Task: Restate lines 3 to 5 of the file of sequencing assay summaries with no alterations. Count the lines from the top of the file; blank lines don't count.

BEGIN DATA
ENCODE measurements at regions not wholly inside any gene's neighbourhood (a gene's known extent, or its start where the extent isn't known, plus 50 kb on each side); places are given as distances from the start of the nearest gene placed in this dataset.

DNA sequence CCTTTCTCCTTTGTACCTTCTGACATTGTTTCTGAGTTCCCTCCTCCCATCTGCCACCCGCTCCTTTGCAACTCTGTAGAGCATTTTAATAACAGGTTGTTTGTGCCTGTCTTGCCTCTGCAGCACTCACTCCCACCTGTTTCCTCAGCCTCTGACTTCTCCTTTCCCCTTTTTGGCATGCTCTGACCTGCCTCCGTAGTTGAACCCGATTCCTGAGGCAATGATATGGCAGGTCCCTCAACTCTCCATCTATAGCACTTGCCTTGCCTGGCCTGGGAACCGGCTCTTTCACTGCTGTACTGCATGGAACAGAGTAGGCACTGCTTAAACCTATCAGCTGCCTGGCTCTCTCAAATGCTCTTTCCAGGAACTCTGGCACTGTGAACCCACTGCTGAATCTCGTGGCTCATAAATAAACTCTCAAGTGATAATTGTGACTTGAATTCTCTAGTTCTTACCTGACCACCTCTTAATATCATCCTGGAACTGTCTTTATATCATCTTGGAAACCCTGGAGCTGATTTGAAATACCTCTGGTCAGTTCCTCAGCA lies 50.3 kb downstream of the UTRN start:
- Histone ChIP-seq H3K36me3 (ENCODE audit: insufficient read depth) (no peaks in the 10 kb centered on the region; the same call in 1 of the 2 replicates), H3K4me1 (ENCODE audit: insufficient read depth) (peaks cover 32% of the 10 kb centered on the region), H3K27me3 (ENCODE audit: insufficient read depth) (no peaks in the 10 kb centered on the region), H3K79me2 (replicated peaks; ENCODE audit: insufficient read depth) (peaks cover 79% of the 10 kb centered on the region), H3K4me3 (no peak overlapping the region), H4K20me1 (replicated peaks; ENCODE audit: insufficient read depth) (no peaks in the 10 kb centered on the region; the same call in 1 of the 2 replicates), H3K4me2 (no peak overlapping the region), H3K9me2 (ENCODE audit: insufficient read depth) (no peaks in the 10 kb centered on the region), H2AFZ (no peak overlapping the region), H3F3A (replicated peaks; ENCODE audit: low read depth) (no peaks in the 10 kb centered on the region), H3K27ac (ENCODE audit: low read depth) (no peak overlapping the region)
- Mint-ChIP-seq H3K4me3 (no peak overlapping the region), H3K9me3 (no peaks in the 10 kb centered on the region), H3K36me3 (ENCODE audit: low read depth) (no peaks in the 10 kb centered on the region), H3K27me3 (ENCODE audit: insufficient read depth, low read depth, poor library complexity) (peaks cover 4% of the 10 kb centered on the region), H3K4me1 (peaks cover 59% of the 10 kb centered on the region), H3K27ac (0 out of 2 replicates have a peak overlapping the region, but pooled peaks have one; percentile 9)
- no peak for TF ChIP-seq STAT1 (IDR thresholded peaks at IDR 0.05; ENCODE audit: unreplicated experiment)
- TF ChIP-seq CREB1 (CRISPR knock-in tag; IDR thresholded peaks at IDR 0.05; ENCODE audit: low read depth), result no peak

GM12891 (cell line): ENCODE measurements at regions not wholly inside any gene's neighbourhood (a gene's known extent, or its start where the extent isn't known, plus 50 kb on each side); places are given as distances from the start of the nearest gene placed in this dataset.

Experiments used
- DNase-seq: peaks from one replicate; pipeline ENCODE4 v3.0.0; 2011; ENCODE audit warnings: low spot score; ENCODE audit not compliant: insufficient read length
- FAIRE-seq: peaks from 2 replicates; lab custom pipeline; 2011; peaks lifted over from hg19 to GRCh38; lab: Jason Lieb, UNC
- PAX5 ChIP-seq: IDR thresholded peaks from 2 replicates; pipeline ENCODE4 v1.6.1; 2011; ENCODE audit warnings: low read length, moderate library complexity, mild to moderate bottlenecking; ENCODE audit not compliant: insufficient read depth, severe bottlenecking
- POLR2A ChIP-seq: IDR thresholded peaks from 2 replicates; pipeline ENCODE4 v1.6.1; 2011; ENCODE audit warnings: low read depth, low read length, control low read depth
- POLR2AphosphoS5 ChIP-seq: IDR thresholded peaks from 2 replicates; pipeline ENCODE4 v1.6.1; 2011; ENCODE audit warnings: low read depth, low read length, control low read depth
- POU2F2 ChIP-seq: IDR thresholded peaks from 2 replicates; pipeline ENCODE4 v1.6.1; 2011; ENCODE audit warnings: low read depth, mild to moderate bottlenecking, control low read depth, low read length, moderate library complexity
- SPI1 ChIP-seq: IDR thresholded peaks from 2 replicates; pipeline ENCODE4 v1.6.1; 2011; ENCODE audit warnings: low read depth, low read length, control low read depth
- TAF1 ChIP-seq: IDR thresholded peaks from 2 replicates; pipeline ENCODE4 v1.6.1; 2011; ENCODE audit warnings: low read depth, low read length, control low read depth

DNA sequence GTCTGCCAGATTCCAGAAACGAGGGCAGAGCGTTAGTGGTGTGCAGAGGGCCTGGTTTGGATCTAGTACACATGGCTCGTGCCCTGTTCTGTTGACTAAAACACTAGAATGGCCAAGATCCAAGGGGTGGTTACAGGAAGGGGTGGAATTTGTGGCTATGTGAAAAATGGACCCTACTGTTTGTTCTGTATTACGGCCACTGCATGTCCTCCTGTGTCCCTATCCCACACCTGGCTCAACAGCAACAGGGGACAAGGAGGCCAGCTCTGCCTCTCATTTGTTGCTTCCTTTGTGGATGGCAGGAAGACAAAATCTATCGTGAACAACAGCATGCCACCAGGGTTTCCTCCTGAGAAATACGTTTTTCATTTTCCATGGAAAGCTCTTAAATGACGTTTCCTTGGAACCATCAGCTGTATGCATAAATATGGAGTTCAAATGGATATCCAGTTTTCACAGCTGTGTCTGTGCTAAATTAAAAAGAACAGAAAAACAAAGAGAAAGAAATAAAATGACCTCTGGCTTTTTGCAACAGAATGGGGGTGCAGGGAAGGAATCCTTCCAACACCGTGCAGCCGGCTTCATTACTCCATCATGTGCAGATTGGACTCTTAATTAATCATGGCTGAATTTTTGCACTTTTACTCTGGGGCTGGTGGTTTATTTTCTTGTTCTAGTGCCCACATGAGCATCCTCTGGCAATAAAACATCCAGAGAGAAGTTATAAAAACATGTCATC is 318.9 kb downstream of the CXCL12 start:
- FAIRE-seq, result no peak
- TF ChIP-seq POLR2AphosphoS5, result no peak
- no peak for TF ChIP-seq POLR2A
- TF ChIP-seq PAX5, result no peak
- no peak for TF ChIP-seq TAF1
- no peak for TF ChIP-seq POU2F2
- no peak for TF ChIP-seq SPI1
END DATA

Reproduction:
- Histone ChIP-seq H3K36me3 (ENCODE audit: insufficient read depth) (no peaks in the 10 kb centered on the region; the same call in 1 of the 2 replicates), H3K4me1 (ENCODE audit: insufficient read depth) (peaks cover 32% of the 10 kb centered on the region), H3K27me3 (ENCODE audit: insufficient read depth) (no peaks in the 10 kb centered on the region), H3K79me2 (replicated peaks; ENCODE audit: insufficient read depth) (peaks cover 79% of the 10 kb centered on the region), H3K4me3 (no peak overlapping the region), H4K20me1 (replicated peaks; ENCODE audit: insufficient read depth) (no peaks in the 10 kb centered on the region; the same call in 1 of the 2 replicates), H3K4me2 (no peak overlapping the region), H3K9me2 (ENCODE audit: insufficient read depth) (no peaks in the 10 kb centered on the region), H2AFZ (no peak overlapping the region), H3F3A (replicated peaks; ENCODE audit: low read depth) (no peaks in the 10 kb centered on the region), H3K27ac (ENCODE audit: low read depth) (no peak overlapping the region)
- Mint-ChIP-seq H3K4me3 (no peak overlapping the region), H3K9me3 (no peaks in the 10 kb centered on the region), H3K36me3 (ENCODE audit: low read depth) (no peaks in the 10 kb centered on the region), H3K27me3 (ENCODE audit: insufficient read depth, low read depth, poor library complexity) (peaks cover 4% of the 10 kb centered on the region), H3K4me1 (peaks cover 59% of the 10 kb centered on the region), H3K27ac (0 out of 2 replicates have a peak overlapping the region, but pooled peaks have one; percentile 9)
- no peak for TF ChIP-seq STAT1 (IDR thresholded peaks at IDR 0.05; ENCODE audit: unreplicated experiment)